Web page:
|Navy Commander Alphonso Doss
Orange Park police told reporters that they didn't reveal Doss' murder until this week "because there was no pressing need to do so." Police Chief Gary Goble only put out a press release on Doss' murder investigation after being contacted by a TV news reporter who had received a tip about Doss' death. According to a heavily redacted police report, Doss' body was found by a woman in the Astoria Hotel near Jacksonville Naval Air Station. The press release and police report did not provide details about the manner of his killing. “Sometimes when you get things in the news, it doesn’t help you,” Goble said. “Sometimes you’ve got to keep it close to the vest.”
The news article appearing in Jacksonville's Florida Times-Union went out of its way to discredit Doss, who had been previously described as a highly-decorated naval officer prior to his promotion as a naval commander two years ago. The news article claimed that Doss had been leading "a troubled life" following the foreclosure of his home, a divorce from his wife and an arrest for driving under the influence. The foreclosure of his home was not by a bank for failing to make mortgage payments but rather a homeowner's association for failing to pay $1,369 in homeowner's association fees and collection costs. The report claimed he was going through a bitter divorce with his wife, although it acknowledged no records of a divorce proceeding were available, and had been living at the hotel where his body was discovered. The DUI arrest occurred nearly two years ago, the same year he was promoted to navy commander. A local Fox News affiliate claims he was being forced into early retirement because of that DUI. That report also claims that he had tried reaching out to a friend in voice mail messages left on her phone for help just days before he was killed.
Doss' hometown newspaper detailed his distinguished service in the Navy when it reported on his promotion to navy commander two years ago. Doss enlisted in the Navy after graduating from high school in Ruleville, Florida. He completed combat missions on two naval ships in the late 1980s and early 1990s and became a commissioned officer in 1996. Doss completed secret counter-drug missions in the Caribbean and South America while stationed aboard the USS Connolly during the late 1990s. In 2006, the Deputy Secretary of Navy assigned Doss to a team of interrogators who questioned suspected enemy-combatants at Guantanamo Bay. It was during that assignment that Khalid Sheikh Mohammed allegedly confessed his role in masterminding the 9/11 terrorist attacks, as well as the first World Trade Center bombing, the Bali nightclub bombings, shoe bomber Richard Reid's foiled attempt to blow up a commercial airplane, the murder of Wall Street Journal reporter Daniels Pearl and the attempted assassination of Pope John Paul II and President Bill Clinton, among many other terrorist acts.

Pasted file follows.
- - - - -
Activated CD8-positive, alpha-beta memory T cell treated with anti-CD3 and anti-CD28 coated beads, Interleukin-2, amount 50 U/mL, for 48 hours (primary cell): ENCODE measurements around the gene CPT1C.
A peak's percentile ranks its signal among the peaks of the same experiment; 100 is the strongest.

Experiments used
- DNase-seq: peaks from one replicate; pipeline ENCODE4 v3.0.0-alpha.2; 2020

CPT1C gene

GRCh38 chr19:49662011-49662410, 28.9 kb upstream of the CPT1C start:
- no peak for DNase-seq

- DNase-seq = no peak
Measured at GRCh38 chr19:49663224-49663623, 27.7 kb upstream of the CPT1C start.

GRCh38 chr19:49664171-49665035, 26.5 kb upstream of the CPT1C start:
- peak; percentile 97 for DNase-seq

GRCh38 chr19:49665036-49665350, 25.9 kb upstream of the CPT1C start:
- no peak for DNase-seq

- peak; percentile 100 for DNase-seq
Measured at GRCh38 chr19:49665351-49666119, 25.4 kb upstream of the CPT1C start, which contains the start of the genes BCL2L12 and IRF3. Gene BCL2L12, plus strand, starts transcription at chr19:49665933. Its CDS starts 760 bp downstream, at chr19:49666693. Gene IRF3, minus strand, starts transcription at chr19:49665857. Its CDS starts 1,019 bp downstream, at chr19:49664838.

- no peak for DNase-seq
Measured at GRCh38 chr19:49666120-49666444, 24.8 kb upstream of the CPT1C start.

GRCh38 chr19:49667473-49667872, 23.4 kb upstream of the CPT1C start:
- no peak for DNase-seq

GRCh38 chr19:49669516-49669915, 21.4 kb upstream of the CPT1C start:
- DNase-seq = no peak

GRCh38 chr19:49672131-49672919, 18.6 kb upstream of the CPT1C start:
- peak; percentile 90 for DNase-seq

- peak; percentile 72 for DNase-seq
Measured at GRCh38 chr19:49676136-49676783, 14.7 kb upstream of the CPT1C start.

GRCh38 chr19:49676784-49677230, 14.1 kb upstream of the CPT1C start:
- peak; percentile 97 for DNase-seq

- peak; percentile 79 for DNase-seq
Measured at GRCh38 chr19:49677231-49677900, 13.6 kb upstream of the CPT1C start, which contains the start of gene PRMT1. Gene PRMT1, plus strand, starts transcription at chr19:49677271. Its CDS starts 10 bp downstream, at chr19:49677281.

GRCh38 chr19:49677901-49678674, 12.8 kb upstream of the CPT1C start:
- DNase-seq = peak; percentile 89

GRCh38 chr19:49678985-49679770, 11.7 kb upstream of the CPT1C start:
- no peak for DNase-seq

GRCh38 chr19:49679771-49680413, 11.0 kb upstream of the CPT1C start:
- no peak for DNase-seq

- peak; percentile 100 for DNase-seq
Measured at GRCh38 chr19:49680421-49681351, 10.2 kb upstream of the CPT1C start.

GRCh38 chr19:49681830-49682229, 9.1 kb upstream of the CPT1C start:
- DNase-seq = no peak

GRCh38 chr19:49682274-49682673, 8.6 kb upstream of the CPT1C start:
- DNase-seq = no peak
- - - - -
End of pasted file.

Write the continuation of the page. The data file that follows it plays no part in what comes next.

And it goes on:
According to the Union-Times, Doss began a temporary assignment at the Center for Naval Aviation Technical Training Unit in Jacksonville after working at the Naval Education and Training Command in Pensacola where he’d been stationed since November 2011. Doss’ awards included the Navy and Marine Corps Commendation medal, the Joint Service Achievement medal, the Navy and Marine Corps Achievement medal and the Good Conduct medal.
The so-called confessions of Mohammed have been a source of controversy since they were first announced. He was captured in Pakistan in 2003 by the CIA and Pakistan's Inter-Services Intelligence Agency. Mohammed, who was born in Kuwait, joined the Muslim Brotherhood at the age of 16 and came to the United States where he earned a degree in mechanical engineering while attending a college in North Carolina. From there, he went to Pakistan where he began working with the U.S-backed rebel forces seeking to drive the Soviets out of Afghanistan. He popped up in numerous terrorist hot spots in the ensuing years, from Bosnia to the Philippines.
Mohammed was held at various secret prisons operated by the U.S. following his capture in 2003 where detainees were subject to interrogations that included torture. CIA Director Michael Hayden told Congress in 2008 that Mohammed had been subject to torture during his interrogations, which included being water boarded 183 times. Mohammed later told a representatives of the Red Cross that he provided false information to his interrogators to end the mistreatment. Mohammed's two small children were also subject to abusive interrogation.
The Bush administration had originally planned to try Mohammed for his supposed role in the 9/11 attacks in a military tribunal at Guantanamo Bay, but the Obama administration decided instead that he would be tried in a federal civilian court in New York. Attorney General later discarded the planned federal civilian trial under political pressure and moved the proceedings back to Guantanamo Bay for a military tribunal trial. The case isn't expected to be tried until 2015, if it ever occurs. If it does occur, it's now for certain that Mohammed's key interrogator won't be called as a witness at his trial. After all, it's going to be a fake trial since anyone with their eyes open has long since figured out that 9/11 was an inside job carried out by rogue forces within our own government, not some make-believe terrorists hiding out in caves in Afghanistan.